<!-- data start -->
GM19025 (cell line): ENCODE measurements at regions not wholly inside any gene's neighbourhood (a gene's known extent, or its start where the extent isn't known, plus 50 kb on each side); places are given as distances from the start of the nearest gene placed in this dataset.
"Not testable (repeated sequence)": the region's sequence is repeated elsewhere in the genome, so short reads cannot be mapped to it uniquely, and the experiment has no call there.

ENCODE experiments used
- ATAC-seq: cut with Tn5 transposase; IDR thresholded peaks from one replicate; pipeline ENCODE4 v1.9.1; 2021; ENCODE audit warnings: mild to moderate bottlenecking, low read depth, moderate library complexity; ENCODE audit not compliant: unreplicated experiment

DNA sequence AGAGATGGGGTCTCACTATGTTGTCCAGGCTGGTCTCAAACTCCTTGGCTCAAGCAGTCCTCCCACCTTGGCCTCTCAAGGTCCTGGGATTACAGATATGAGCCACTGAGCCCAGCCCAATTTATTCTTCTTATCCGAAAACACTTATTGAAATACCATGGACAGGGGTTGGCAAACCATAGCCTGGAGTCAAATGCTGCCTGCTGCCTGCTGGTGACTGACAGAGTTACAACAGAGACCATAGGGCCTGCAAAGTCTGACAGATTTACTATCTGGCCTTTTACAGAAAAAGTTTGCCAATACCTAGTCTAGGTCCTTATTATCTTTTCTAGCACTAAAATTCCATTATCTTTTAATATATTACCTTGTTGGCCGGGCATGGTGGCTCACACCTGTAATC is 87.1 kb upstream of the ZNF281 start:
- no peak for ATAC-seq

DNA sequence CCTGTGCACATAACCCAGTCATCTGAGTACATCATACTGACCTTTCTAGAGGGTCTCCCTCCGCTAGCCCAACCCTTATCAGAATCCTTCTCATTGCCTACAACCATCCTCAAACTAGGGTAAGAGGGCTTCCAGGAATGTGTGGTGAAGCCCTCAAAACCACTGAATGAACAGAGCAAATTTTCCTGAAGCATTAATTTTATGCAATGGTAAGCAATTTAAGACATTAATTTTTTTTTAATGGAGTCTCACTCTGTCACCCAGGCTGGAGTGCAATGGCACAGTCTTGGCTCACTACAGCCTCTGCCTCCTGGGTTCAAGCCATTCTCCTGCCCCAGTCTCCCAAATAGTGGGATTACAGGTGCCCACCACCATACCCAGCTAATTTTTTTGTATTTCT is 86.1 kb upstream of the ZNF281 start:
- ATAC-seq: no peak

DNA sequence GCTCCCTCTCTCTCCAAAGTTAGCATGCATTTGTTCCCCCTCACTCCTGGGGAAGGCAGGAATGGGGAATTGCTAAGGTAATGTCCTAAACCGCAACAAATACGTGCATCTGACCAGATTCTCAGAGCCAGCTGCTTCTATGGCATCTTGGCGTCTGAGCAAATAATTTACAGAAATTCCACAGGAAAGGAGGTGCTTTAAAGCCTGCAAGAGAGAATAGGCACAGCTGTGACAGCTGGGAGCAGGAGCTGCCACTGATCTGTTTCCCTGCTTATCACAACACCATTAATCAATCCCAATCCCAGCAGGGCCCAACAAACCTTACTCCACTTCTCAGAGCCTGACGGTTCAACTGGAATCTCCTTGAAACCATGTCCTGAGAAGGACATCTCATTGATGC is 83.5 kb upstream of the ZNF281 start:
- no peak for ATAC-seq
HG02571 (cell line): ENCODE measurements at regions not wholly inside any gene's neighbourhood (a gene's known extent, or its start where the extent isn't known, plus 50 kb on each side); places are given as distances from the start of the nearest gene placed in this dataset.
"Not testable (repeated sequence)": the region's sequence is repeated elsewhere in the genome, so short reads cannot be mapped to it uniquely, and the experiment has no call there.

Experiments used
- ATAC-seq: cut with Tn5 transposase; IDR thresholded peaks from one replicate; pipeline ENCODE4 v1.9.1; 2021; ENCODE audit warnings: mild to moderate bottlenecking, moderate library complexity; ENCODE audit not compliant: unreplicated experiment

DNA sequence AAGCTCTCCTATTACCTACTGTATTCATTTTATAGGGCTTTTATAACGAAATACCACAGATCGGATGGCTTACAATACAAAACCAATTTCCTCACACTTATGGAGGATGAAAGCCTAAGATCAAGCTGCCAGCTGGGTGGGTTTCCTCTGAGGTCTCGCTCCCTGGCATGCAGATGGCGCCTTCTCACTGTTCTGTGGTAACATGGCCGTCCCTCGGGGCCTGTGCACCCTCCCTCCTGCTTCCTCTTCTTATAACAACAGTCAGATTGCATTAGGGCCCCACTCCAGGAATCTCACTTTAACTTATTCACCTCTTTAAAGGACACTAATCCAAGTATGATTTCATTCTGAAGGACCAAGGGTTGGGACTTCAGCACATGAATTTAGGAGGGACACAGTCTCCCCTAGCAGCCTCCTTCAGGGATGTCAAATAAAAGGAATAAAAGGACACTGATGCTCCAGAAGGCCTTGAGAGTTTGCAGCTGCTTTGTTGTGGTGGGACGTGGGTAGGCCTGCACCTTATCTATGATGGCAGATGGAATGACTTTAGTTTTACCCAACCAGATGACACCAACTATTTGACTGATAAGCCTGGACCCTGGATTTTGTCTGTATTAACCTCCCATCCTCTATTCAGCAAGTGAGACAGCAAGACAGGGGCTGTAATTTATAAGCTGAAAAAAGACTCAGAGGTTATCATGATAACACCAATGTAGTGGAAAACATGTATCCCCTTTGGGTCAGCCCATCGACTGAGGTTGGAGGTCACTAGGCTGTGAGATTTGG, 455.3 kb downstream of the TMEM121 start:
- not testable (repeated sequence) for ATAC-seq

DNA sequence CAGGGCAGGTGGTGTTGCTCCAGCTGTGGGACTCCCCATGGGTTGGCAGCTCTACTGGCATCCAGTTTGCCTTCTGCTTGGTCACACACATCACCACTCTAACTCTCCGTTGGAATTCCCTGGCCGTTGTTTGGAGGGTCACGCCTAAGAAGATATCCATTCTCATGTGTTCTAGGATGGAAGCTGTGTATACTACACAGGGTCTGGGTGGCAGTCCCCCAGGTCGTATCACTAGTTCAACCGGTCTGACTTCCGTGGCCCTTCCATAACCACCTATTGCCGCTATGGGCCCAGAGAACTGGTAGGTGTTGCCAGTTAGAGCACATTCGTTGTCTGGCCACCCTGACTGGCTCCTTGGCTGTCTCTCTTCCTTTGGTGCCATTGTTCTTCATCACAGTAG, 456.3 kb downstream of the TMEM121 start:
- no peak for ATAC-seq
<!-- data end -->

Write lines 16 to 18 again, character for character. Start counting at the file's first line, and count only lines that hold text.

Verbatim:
- not testable (repeated sequence) for ATAC-seq

DNA sequence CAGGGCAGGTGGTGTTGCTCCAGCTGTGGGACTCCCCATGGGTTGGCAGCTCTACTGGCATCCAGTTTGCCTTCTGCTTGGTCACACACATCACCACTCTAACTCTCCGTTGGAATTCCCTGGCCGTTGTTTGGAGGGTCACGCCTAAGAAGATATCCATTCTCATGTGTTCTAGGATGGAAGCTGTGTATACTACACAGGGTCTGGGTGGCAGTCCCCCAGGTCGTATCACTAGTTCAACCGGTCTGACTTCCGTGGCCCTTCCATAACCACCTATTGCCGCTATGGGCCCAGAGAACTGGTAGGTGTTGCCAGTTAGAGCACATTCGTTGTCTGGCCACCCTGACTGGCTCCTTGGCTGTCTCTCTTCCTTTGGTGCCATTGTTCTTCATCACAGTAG, 456.3 kb downstream of the TMEM121 start:
- no peak for ATAC-seq